The "ancient grains" category refers to a number of grain varieties (and some seeds, such as quinoa, that are used as grains in cooking) that have been eaten in various parts of the world for centuries.
See also: 9 easy, healthy summer picnic recipes
They're a more recent phenomenon in U.S. kitchens, but now spelt, sorghum, millet, quinoa, bulgur, buckwheat, teff, barley, Kamut and amaranth are some that you'll find in many grocery stores — and in many wonderful recipes like these.
by Lorna Sass
Farro is a cousin of the wheat berry, quick-cooking and chewy. In minestrone, it won't get mushy as pasta and rice sometimes do. This recipe does have a high sodium content, based in part on the Italian seasoning and the Romano cheese. You can adjust as needed for your dietary considerations (note that the U.S. Centers for Disease Control and Prevention recommends that adults age 51 and older consume no more than 1,500 milligrams of sodium per day).
Per serving: 430 calories, 2g saturated fat, 68g carbohydrates, 22g protein, 13g fiber, 1,235mg sodium
by Isabel Cruz
Quinoa is not a grain but an edible seed that's high-protein, and a good source of fiber, magnesium, calcium and iron. This side dish recipe, with red onion and red bell pepper, can be served warm or cold.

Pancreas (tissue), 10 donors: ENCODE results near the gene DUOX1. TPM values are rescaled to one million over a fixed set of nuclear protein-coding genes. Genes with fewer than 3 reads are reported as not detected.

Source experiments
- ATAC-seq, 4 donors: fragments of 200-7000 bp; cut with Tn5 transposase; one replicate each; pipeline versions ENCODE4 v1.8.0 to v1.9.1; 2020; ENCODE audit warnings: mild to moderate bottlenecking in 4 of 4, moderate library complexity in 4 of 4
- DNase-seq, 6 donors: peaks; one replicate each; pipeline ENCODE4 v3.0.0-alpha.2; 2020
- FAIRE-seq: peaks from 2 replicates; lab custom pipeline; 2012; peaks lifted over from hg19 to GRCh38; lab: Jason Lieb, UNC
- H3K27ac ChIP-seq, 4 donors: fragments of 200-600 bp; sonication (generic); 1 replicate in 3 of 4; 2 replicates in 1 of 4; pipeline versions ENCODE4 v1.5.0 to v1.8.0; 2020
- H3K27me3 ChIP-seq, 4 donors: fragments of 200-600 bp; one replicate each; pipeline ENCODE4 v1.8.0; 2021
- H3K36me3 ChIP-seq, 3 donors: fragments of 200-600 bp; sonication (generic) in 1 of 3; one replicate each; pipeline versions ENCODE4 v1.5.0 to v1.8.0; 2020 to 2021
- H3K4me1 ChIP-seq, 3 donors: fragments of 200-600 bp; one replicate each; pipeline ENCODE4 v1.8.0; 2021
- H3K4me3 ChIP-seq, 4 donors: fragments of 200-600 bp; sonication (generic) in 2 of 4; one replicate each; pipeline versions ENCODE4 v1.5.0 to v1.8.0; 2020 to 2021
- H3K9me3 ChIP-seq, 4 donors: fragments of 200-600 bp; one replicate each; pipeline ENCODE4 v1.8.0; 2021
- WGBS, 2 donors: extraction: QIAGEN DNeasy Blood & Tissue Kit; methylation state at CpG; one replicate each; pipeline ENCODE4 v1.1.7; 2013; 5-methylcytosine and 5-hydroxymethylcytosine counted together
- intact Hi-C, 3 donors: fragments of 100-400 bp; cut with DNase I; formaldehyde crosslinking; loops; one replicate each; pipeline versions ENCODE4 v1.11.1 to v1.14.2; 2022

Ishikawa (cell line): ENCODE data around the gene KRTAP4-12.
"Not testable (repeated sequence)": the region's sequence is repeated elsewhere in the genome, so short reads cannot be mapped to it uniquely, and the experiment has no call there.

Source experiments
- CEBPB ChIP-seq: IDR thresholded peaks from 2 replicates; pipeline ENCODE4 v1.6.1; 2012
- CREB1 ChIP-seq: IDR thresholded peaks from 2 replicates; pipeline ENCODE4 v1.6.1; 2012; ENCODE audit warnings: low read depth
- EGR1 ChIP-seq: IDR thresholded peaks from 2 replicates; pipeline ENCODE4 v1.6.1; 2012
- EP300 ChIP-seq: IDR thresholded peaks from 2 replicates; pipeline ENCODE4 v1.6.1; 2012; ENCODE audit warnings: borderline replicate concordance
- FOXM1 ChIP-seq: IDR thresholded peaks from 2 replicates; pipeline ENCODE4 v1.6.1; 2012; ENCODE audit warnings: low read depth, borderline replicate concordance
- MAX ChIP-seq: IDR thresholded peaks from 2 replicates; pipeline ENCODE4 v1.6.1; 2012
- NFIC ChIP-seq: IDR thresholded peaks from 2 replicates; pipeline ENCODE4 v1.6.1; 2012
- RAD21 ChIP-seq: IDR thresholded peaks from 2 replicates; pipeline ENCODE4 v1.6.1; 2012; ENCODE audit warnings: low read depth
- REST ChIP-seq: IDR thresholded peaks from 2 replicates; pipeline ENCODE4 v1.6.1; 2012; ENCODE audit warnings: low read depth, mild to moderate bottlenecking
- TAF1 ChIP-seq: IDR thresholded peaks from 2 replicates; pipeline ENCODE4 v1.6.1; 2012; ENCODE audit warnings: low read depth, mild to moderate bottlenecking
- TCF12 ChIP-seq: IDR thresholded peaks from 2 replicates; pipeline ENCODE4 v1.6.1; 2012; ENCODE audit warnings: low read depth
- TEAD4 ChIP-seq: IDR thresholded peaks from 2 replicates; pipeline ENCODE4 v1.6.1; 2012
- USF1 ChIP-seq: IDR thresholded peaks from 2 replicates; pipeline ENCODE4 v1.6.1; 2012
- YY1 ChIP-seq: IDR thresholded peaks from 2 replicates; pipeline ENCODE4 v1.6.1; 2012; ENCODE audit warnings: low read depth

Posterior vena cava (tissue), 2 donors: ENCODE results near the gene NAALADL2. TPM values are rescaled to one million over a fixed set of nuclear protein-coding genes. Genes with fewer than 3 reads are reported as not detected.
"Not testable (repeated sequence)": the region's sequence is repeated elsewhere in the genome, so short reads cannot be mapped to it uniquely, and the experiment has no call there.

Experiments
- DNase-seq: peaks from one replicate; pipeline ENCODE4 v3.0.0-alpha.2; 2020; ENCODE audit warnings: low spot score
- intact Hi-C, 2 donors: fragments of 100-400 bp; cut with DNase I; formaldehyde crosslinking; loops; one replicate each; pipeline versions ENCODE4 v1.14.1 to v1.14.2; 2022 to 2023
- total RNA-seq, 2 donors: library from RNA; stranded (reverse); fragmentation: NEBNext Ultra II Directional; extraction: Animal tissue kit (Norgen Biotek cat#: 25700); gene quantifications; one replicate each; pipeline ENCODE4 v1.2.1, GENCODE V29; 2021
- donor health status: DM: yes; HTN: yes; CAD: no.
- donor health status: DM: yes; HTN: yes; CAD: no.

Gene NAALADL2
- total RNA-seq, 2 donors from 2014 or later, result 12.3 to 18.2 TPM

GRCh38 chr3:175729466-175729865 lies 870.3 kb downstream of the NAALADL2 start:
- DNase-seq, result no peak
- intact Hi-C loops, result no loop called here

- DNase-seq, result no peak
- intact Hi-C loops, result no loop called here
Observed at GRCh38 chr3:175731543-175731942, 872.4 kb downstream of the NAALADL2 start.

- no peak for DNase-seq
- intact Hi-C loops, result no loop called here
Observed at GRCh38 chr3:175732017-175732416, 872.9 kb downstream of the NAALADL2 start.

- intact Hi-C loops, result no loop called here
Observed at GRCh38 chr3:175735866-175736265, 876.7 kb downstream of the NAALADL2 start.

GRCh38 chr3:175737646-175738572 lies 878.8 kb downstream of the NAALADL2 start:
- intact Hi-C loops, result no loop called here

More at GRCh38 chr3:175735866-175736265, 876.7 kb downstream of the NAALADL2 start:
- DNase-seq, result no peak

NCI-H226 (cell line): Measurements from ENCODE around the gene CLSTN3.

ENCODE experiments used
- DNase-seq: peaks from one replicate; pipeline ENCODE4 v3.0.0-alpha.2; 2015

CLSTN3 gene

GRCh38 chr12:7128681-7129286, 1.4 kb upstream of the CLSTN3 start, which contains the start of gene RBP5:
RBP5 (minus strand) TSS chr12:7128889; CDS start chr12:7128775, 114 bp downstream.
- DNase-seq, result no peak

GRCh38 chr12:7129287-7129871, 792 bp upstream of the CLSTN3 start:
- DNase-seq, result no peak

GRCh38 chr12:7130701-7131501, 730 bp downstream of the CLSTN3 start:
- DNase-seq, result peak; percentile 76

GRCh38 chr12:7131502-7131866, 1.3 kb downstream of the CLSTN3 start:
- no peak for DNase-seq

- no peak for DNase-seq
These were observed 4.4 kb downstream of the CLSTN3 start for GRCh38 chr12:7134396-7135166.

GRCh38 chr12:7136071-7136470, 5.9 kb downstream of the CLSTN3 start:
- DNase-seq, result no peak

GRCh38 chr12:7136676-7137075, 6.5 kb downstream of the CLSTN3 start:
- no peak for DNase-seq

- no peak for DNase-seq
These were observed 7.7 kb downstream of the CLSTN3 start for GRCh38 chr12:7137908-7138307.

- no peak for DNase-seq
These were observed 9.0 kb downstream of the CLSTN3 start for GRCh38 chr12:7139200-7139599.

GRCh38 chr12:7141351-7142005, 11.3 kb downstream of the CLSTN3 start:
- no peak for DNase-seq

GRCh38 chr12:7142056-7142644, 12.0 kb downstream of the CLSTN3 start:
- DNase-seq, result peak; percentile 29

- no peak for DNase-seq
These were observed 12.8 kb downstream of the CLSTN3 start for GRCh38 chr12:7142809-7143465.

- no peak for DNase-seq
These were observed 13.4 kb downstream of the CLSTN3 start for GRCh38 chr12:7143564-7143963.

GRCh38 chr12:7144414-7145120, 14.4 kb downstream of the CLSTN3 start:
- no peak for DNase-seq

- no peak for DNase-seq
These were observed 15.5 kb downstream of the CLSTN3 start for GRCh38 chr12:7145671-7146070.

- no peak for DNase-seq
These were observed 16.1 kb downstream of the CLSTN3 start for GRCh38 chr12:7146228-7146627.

Per serving: 240 calories, 2g saturated fat, 21g carbohydrates, 5g protein, 3g fiber, 416mg sodium
by Robin Asbell
When cooked, the texture of millet can become creamy, almost like mashed potatoes, or fluffy, like rice. It's a good source of heart-healthy magnesium. This recipe is full of contrasting textures: juicy tomatoes, crunchy roasted peanuts and the soft millet.
Per serving: 212 calories, 1g saturated fat, 30g carbohydrates, 6g protein, 4g fiber, 310mg sodium
by Ricki Heller
Spelt is the ancient grain at work in this healthy cookie, in the form of flour. Almond butter, tahini, flax seeds, sunflower seeds and pumpkin seeds add more bulk and healthy fats.
Per serving: 194 calories, 2g saturated fat, 24g carbohydrates, 5g protein, 3g fiber, 4mg sodium
by Donna Washburn and Heather Butt
Sorghum and bean flour combine in this gluten-free bread, an excellent use for overripe bananas. It can be made with a mixer or with a bread machine.
Per serving: 166 calories, 1g saturated fat, 21g carbohydrates, 5g protein, 2g fiber, 212mg sodium